Black teachers and children stand facing the camera in a classroom in Mississippi, 1967

The Working-Class Radicalism of Mississippi’s Head Start

The Child Development Group of Mississippi created jobs and fostered the political inclusion of poor African American and white communities in the South.
Photograph: Sojourner Truth, 1860s

The Truth About Isabella Van Wagenen

Sojourner Truth’s entanglement with a dubious cult leader in New York City steadied her steps on the path for women’s rights.
Golfers in Minnesota in the 1940s

Fairness on the Fairway: Public Golf Courses and Civil Rights

Organized movements to bring racial equality to the golf course have been part of the sport since the early 1900s.
Producer John Dolphin's "Dolphin's Of Hollywood" record store on Central Avenue, 1952

The Los Angeles Renaissance

Black composers Bruce Forsythe and Claudius Wilson transcended barriers to create concert and classical music during this West Coast art movement.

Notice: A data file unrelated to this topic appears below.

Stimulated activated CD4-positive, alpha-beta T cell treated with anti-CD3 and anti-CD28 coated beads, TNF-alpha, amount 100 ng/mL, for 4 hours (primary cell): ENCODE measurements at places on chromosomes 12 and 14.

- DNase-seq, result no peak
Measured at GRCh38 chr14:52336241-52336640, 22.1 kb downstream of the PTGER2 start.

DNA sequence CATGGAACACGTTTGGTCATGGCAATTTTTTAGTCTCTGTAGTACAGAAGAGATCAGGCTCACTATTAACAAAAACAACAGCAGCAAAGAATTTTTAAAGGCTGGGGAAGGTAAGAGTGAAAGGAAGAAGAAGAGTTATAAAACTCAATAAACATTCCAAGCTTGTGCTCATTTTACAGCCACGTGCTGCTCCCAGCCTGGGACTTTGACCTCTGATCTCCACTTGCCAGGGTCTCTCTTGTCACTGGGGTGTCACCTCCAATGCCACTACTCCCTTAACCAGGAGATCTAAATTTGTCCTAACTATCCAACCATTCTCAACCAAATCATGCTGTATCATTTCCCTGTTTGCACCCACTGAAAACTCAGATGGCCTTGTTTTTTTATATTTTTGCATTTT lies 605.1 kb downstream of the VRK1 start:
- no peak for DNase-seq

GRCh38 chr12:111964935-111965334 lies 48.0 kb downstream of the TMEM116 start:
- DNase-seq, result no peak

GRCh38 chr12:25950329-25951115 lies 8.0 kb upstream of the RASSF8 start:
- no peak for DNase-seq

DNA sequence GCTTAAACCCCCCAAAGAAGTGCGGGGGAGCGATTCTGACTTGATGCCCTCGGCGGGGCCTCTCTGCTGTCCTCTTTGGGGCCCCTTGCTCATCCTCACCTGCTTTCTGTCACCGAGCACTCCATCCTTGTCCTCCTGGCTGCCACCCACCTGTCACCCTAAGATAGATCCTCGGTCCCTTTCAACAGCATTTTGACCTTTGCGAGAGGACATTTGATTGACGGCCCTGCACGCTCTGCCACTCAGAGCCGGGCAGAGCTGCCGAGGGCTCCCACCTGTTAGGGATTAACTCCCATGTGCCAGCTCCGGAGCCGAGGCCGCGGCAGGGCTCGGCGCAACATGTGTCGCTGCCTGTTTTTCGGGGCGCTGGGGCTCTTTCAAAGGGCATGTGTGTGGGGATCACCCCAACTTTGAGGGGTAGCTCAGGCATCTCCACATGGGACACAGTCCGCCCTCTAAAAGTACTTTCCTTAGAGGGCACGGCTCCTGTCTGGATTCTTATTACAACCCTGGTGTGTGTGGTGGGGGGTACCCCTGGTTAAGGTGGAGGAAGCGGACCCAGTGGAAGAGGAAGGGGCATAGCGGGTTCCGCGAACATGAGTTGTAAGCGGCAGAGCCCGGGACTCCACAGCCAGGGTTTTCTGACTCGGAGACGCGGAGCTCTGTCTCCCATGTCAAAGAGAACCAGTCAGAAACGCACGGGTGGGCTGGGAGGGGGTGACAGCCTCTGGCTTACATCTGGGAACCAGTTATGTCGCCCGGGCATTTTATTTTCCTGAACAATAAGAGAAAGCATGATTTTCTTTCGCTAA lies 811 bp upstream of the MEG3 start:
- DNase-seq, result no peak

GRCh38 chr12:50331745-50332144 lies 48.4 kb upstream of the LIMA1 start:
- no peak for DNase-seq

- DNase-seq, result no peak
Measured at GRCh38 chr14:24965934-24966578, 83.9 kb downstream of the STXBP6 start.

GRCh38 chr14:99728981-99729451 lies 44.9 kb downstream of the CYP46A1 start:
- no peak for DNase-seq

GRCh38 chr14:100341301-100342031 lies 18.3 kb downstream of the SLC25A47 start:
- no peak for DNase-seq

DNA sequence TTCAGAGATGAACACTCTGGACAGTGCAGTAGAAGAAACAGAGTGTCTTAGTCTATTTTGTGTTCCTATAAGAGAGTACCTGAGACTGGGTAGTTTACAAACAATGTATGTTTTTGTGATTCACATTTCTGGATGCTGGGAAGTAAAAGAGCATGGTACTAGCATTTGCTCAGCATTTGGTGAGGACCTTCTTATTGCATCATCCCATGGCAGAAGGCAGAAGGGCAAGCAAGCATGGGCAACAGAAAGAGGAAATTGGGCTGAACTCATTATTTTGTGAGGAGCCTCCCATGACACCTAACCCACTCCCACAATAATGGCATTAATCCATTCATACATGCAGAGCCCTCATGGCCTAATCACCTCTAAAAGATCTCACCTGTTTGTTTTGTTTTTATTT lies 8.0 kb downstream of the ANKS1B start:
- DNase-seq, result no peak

Sisters of the Holy Family, New Orleans

The Hidden History of Black Catholic Nuns

The lives and roles of African-descended women who joined predominantly white Catholic convents was deliberately hidden by congregational historians.
From the cover of New Women's Times

The Combahee River Collective Statement: Annotated

The Black feminist collective's 1977 statement has been a bedrock document for academics, organizers and theorists for 45 years.
John B. Cade

John B. Cade’s Project to Document the Stories of the Formerly Enslaved

A recently digitized slave narrative collection consists of original manuscripts compiled by John Brother Cade and his students at Southern University.
A sign for the All-Star Bowling Alley in Orangeburg, SC

Desegregating Bowling Alleys

The bowling desegregation movement began during World War II, but wouldn’t end there.
Victims of the Zoot Suit Riots

The Zoot Suit Riots Were Race Riots

In 1943, white servicemen attacked young people of color for wearing the ultimate in street style—on the pretext that they were shirking wartime duty.
Mary Rose Allen mid-leap

Teaching Black Women’s Self-Care during Jim Crow

Maryrose Reeves Allen founded a wellness program at Howard University in 1925 that emphasized the physical, mental, and spiritual health of Black women.